However, the two civil rights organizations reopened the case in 2019, asserting that the state had not been holding up to its responsibility to provide enough funding to city schools. More specifically, they argued that Maryland had stopped adjusting the formula for inflation in 2008 and has been providing less funding than is required for adequate education in city schools.

According to the ACLU, there was a $290 million gap in 2015 between how much the state was required to provide to city schools and what was funded.

By 2017, Baltimore City schools were underfunded by $342 million per year, according to a Department of Legislative Services report. And the school system needed at least $3 billion to restore its school buildings and facilities. There are 100 school buildings that are "in desperate need of renovations or rebuilding," some lacking reliable heat and air condition, safe drinking water and basic security measures, according to the letter.

The COVID-19 pandemic has exacerbated inequities, placing city students further behind and making adequate funding even more critical this year, the plaintiffs' attorneys wrote in the letter.

"[Baltimore City students] will return to schools that have been chronically and systemically underfunded for well over a decade by the state's own estimates," Ajmel Quereshi, the senior counsel, of NAACP Legal Defense and Educational Fund said at a press conference Wednesday.

The state was supposed to revise its school funding formula in 2012 according to law, but that process has been continually delayed, said Frank Patinella, senior education advocate at the ACLU of Maryland. Beginning in 2016, the Commission on Innovation and Excellence in Education met to revise the state's education funding formula and recommend a slew of public education reforms. The commission's final recommendations were adopted by the legislature in 2020, but that bill was vetoed by Hogan.

"We are now approaching school year 2021 and the pandemic has exacerbated the impacts of chronic underfunding and disparate academic outcomes in Maryland schools," Patinella said.

Keysha Goodwin, a parent of high school student in the city, said the "deplorable conditions" of public school buildings, including mold, mildew and lead, make her wary of sending her son back to school.

"I would expect for our government to move swiftly in investing in our youth," she said. "They can invest in Under Armour, they can invest in a juvenile detention center. So please, do what you're supposed to do and support the Blueprint and invest in our youth."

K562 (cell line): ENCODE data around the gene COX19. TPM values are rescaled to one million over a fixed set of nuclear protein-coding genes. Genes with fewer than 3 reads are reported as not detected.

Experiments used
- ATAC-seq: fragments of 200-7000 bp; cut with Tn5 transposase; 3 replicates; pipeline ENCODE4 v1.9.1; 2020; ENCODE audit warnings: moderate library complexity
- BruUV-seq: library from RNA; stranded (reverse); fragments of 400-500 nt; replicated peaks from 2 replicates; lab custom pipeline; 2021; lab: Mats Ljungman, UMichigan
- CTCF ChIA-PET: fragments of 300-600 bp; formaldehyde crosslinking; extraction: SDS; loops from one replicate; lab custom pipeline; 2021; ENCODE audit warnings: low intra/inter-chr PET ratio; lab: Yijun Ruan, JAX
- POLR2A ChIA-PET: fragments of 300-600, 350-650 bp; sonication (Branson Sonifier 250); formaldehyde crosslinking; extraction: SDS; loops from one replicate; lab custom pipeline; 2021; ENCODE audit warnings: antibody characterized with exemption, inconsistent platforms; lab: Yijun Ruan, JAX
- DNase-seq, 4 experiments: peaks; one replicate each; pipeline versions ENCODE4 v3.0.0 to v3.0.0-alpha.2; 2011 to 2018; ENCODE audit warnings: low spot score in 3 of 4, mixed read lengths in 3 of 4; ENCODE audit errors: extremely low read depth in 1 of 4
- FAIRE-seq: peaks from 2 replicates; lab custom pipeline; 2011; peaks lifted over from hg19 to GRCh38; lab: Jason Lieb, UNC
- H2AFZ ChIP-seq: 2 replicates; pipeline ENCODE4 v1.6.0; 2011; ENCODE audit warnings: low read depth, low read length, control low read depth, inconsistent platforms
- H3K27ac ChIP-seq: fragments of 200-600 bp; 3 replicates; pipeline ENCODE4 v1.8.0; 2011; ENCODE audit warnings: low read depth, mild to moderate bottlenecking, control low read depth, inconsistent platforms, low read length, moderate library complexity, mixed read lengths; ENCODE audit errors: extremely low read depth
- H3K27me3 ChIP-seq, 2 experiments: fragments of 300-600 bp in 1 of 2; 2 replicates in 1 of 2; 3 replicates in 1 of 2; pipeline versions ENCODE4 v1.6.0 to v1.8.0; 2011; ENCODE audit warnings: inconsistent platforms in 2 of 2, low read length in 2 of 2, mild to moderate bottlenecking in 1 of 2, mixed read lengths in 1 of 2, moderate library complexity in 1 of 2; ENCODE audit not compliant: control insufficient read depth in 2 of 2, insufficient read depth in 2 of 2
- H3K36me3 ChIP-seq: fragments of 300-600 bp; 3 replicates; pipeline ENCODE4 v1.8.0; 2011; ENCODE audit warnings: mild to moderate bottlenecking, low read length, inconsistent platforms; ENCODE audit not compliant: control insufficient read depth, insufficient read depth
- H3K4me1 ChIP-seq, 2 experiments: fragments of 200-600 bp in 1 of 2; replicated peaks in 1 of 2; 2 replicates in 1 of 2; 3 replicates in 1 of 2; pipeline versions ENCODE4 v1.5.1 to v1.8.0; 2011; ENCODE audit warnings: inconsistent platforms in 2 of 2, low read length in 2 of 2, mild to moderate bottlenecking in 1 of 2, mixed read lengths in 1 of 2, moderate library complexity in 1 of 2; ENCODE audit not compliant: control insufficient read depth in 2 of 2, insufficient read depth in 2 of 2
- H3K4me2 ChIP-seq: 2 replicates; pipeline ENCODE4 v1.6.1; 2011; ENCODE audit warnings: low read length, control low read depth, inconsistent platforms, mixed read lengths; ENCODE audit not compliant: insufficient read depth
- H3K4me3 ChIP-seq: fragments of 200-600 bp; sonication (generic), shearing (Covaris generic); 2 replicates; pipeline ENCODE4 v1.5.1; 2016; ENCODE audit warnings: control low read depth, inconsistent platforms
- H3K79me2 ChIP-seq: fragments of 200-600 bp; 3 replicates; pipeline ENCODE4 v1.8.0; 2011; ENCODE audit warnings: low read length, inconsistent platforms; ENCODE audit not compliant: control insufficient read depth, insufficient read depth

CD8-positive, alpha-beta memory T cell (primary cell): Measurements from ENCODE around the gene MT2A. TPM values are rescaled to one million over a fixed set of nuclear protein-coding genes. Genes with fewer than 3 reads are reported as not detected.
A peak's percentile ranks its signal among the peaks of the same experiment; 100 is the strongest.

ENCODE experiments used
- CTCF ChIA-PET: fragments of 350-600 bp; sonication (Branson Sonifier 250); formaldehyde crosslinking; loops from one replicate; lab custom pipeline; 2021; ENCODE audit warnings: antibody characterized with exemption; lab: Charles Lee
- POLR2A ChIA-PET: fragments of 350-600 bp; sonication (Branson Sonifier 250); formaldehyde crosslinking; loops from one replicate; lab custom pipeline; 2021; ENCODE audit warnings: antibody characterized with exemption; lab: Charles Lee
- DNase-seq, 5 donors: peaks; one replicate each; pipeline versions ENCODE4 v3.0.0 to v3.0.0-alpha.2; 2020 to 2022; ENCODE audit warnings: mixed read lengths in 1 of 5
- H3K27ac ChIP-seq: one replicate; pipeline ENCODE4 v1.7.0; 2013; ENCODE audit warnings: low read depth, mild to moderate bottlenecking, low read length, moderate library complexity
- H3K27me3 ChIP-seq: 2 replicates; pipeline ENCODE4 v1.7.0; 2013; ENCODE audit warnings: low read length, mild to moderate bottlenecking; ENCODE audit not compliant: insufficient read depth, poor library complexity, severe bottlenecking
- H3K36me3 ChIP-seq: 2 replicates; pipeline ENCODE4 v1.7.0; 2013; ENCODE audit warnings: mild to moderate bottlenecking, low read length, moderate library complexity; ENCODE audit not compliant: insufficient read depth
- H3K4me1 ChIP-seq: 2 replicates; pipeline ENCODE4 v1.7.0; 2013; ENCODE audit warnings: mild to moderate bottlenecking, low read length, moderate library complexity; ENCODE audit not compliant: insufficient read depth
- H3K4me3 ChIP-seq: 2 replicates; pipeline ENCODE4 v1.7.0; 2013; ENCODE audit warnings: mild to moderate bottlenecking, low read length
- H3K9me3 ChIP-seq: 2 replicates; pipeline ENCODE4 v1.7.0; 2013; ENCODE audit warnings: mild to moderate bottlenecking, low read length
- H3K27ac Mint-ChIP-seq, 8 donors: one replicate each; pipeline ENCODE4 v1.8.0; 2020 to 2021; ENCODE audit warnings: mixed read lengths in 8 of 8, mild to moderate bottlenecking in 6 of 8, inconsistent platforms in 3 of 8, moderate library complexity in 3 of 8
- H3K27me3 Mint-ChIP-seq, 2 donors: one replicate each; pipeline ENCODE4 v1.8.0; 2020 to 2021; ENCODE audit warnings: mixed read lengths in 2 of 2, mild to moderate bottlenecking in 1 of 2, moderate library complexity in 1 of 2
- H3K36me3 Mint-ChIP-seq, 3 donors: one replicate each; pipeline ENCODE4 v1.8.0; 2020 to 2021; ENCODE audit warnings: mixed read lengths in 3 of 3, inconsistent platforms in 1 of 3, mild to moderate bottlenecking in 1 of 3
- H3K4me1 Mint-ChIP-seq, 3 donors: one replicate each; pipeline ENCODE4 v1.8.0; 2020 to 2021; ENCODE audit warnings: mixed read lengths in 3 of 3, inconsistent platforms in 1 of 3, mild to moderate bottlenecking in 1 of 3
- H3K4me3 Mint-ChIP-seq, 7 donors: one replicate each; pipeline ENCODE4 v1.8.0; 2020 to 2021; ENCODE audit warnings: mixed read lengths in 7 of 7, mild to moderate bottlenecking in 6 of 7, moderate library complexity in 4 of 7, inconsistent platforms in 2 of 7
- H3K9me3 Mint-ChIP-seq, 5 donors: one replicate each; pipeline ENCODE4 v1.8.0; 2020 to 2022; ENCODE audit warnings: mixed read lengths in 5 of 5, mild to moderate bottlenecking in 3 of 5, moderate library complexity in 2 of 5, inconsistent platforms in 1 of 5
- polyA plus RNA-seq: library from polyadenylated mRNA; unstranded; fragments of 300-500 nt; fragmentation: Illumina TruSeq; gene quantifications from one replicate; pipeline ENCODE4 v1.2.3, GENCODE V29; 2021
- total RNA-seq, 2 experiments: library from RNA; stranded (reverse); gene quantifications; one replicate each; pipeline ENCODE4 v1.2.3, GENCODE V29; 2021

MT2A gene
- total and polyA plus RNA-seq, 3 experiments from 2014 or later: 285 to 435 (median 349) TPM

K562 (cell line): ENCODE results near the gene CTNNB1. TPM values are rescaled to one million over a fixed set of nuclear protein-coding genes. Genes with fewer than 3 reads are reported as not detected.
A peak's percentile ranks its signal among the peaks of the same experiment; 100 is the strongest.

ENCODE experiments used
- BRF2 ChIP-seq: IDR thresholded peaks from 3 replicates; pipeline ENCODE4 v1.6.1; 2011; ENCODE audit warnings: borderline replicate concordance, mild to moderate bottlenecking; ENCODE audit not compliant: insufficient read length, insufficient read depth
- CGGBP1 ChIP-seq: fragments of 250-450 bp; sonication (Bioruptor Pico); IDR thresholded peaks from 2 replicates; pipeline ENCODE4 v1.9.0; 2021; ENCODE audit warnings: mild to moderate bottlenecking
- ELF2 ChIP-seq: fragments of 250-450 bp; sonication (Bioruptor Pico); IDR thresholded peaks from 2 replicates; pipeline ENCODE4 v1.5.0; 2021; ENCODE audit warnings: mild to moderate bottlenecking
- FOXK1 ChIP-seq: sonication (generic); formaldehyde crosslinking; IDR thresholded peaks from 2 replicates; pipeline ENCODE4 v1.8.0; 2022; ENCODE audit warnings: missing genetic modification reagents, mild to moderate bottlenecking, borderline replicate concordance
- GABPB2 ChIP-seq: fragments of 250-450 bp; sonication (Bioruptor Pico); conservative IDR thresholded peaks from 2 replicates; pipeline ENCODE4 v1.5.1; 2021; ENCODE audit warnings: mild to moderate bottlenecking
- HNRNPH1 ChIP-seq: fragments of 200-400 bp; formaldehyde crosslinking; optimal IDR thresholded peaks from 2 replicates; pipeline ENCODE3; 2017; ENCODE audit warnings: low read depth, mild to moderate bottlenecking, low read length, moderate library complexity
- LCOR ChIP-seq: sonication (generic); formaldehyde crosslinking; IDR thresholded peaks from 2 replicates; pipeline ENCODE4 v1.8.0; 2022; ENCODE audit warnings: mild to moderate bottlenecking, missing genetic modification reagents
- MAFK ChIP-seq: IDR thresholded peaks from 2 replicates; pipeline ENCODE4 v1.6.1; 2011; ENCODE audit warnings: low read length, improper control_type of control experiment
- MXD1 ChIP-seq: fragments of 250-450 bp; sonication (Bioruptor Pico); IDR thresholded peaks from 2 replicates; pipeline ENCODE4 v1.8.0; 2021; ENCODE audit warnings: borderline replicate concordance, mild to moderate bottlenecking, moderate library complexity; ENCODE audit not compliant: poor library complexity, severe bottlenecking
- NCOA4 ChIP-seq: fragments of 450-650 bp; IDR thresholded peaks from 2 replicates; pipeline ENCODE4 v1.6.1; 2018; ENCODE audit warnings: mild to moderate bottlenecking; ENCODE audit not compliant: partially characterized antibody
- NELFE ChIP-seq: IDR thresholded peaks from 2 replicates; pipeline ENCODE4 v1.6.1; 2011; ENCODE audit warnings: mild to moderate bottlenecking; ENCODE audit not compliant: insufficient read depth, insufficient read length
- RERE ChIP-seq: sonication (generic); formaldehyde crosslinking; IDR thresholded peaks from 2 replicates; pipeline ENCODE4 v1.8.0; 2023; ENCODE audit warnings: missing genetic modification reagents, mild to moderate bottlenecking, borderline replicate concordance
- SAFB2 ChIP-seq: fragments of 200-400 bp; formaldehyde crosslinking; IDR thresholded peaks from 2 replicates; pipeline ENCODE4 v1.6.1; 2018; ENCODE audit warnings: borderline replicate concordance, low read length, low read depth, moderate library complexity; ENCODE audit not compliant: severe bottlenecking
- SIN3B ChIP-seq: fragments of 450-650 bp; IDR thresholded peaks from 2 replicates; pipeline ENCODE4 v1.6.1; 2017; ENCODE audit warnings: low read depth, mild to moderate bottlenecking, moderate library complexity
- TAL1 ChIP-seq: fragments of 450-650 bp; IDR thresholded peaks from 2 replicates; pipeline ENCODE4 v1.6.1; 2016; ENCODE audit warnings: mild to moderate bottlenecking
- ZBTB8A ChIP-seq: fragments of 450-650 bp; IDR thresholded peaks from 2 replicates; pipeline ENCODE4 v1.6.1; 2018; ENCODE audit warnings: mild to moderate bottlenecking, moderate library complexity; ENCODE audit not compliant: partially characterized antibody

The Bradford case is still open and pending in the Circuit Court for Baltimore City. Since it is unlikely that trial will begin before the end of this academic year, the plaintiffs are imploring state leaders to increase resources for city schools in the upcoming legislative session.

First, they are calling the General Assembly to override Hogan's veto of the Blueprint for Maryland's Future (the education reform bill) and the Built to Learn Act, which would have provided $2.2 billion in additional school construction money throughout the state. The Blueprint bill would have helped close the funding gap for city schools, although not fully, the plaintiffs said.

Revenues from online sales taxes have generated enough revenue to fund the education reforms included in the Blueprint bill through fiscal year 2026, legislative analysts said this week. The state also has a surplus in its Rainy Day Fund, which is over $1 billion, he continued.

Lawmakers should also pass legislation to provide immediate funding to low-income families, English language learners and special education students in Baltimore City, as well as prioritize funding for districts with the largest adequacy gaps, including Baltimore City, Prince George's County and Caroline County, the groups said.

The plaintiffs are also calling for a fiscal year 2022 budget that includes "bridge" funding to help school districts fill holes in their budgets while they await full Blueprint funding.

The state should also provide additional funding to meet challenges caused by the COVID-19 pandemic and reimburse districts that spent a significant amount to implement virtual learning, the plaintiffs wrote. Additional tutoring, adequate computer devices and internet services are all essential for students experiencing the greatest learning loss, Patinella said.

In addition, school districts should be held harmless for enrollment declines due to the pandemic, which would otherwise trigger a loss in funding, Patinella said.

"We urge you to consider the fiscal year 2022 budget and legislative session as an opportunity to recognize the lack of resources for City Schools, stop the snowballing generational effects of underfunded education, and make these communities whole even before the Court has the opportunity to act on the plaintiffs' renewed Court petition," the plaintiffs concluded in the letter.